The biggest knock on Tracy McGrady is that after 15 fruitful years in the NBA, which included seven All-Star appearances, two All-NBA First Team selections and two scoring titles, he never once led his team out of the first round of the playoffs. He had plenty of opportunities (seven to be exact), which is an accomplishment on its own, and to sweeten the blow a little the majority of those went down to the wire. Nevertheless, for someone who was a once-in-a-lifetime talent, never making it out of the opening round hurt his legacy in a big way.
A lot of that is overblown, though, because McGrady pulled more than his fair share of weight in most of those series. Take 2003 as an example: McGrady scored a total of 89 points in the Orlando Magic’s first two games against the top-seeded Detroit Pistons, giving them a 2-0 series lead. But after opening his mouth far too soon when they went up 3-1 — “It feels good to be in the second round” — Tayshaun Prince used his gangly arms to shut McGrady down, which, in turn, closed the door on the Magic’s near-historical run.
The Magic had no business being in that series and had it not been for McGrady’s brilliance, they wouldn’t have even won a game. He averaged 31.7 points, 6.7 rebounds and 4.7 assists per game, after all.
Four years later, as a member of the Houston Rockets, McGrady got a taste of the second round again before it was smacked out of his mouth. After splitting the first six games against the Utah Jazz, Deron Williams and company stole Game 7 on the road, in Houston, winning by four measly points despite Tracy McGrady’s best efforts — 29 points, 13 assists, five rebounds and three blocks. The following year, McGrady and the Rockets lost to the Jazz again, this time in six games. McGrady poured in 40 points and 10 rebounds in the penultimate game.
But amongst all that forgiveness, understanding and rationalising, there is one series that sticks out like a sore thumb, one that will forever haunt McGrady and his bid to get out of the first round. It was 2005, when the Houston Rockets lost to the Dallas Mavericks in seven games.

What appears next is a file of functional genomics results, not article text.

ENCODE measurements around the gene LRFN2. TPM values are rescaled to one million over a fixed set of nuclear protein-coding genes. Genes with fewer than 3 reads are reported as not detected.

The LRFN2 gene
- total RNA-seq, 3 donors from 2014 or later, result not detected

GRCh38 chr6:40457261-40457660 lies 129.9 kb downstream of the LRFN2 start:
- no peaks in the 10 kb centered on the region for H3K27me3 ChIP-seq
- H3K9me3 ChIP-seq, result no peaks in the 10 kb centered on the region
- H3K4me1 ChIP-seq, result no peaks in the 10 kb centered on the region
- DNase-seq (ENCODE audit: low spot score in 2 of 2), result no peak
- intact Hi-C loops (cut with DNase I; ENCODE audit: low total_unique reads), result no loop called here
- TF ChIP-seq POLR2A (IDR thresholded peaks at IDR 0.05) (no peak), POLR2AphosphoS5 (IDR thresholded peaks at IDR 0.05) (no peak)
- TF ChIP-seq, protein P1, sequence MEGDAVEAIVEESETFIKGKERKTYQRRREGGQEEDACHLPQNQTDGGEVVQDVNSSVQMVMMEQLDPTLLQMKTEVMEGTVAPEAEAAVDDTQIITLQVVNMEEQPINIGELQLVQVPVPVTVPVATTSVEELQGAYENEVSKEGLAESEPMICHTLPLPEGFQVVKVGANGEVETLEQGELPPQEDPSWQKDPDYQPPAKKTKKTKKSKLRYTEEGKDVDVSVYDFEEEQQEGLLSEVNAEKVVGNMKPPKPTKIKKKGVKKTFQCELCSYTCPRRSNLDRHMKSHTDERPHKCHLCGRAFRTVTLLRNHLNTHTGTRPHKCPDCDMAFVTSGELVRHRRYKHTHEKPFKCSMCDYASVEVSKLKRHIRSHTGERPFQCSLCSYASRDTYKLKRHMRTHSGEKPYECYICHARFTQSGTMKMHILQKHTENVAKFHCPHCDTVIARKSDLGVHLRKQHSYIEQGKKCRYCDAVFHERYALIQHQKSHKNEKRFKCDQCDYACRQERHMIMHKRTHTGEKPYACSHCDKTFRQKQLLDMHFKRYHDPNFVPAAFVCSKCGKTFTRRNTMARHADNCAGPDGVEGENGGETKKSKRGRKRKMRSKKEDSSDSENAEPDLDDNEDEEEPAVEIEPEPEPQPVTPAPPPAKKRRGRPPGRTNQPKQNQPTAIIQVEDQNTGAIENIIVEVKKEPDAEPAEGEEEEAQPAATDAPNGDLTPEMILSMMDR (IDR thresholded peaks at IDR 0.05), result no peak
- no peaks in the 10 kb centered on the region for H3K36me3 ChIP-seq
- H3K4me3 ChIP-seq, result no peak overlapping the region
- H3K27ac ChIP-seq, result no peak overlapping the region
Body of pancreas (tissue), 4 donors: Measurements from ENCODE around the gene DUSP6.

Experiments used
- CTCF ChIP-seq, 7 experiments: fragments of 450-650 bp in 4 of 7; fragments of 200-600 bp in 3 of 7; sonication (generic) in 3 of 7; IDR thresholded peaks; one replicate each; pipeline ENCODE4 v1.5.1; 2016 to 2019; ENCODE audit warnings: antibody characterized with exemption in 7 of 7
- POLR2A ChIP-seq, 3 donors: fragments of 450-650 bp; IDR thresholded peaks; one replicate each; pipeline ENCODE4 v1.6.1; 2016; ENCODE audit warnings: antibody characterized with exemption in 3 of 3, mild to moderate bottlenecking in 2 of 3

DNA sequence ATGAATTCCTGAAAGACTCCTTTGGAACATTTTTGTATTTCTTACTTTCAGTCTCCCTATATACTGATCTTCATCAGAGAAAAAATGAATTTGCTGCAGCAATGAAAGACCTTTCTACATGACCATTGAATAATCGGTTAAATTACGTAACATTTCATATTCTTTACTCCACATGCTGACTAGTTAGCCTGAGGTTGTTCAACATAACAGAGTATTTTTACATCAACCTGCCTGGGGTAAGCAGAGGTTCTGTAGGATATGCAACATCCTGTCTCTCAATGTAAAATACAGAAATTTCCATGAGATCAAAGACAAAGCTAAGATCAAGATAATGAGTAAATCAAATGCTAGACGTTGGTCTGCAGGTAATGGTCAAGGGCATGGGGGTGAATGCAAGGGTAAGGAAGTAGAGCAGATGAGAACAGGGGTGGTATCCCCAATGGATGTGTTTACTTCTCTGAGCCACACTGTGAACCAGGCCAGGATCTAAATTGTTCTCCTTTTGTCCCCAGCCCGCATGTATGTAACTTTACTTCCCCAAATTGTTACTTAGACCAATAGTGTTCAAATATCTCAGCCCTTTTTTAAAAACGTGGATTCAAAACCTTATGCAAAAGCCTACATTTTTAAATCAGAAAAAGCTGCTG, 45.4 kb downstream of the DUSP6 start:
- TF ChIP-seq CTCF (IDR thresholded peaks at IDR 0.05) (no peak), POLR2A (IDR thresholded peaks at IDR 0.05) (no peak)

It was a weird series through-and-through. The Rockets snatched the first two games right out of the Mavericks’ back pocket, whooping their tails in Game 1 and putting their season on the line with a 113-111 victory in Game 2. In that second game, McGrady flirted with a triple double and played hero by knocking down the game-winning jumper over Dirk Nowitzki and Jason Terry in the closing seconds.
That moment right there should’ve been it. We should be able to look back at that shot, that game-winner, that snarl, and remember it as the moment that punched McGrady’s ticket into the second round and, in turn, put all the talk about him never making it to the conference semifinals to bed. The reason why: at that point in history, only two teams had ever come back from losing the first two games of the series at their home — the 1969 L.A. Lakers and the 1994 Houston Rockets.
But it didn’t happen. The Mavericks whittled off three straight victories by a combined margin of 11 points. Then they dropped one in Houston by 18 points, setting up a Game 7 in the American Airlines Center, but that game was a doozy with the Mavericks stomping all over the Rockets, winning by a final score of 116-76 — the largest margin of victory in Game 7 history.
In that game, Yao Ming was the star for the Rockets, putting up 33 points, 10 rebounds and five blocks. Other than him, though, there wasn’t much going the Rockets’ way. Tracy McGrady scored 27 points, but it took him 26 shots to get there; he had seven assists, but that came with four turnovers. Outside of those two, the Rockets only scored 16 points. That’s all. On the other end, Jason Terry continued his rampage with 31 points, Josh Howard had a double-double with 21 points and 11 rebounds, and Dirk Nowitzki, feeling a little under the weather, had a quiet 14 points and 14 rebounds.
Following the loss, a disgruntled McGrady talked to the media, via Houston Chronicle: “I’m disgusted. I’m real mad. I’m angry. All that stuff. At the same time, I won’t hang my head. I will be back next year. I will be back. This is all going to make me tougher. I never will fold. I’ll be back. My team will be back and we will come back stronger and better.”
He was right — he did bounce back and the Rockets did have a couple more opportunities to end their long playoff drought. But nothing stung more than that 2005 series. The Rockets should’ve won. They had it in the bag. It did, after all, take a historical run of wins for the Mavericks to advance to the next round, where they went on to lose in six games to the Phoenix Suns. And along the way, the dampened the legacy of one of the most gifted scorers the NBA has ever seen.
Editor’s Note: Scott Rafferty (@crabdribbles) writes for Fansided’s Hardwood Paroxysm, SB Nation’s Ridiculous Upside and TrueHoop’s Magic Basketball. He got kicked in the face by Yao Ming once and lived to tell the tale. He’s easily a MUST follow on Twitter, so do it!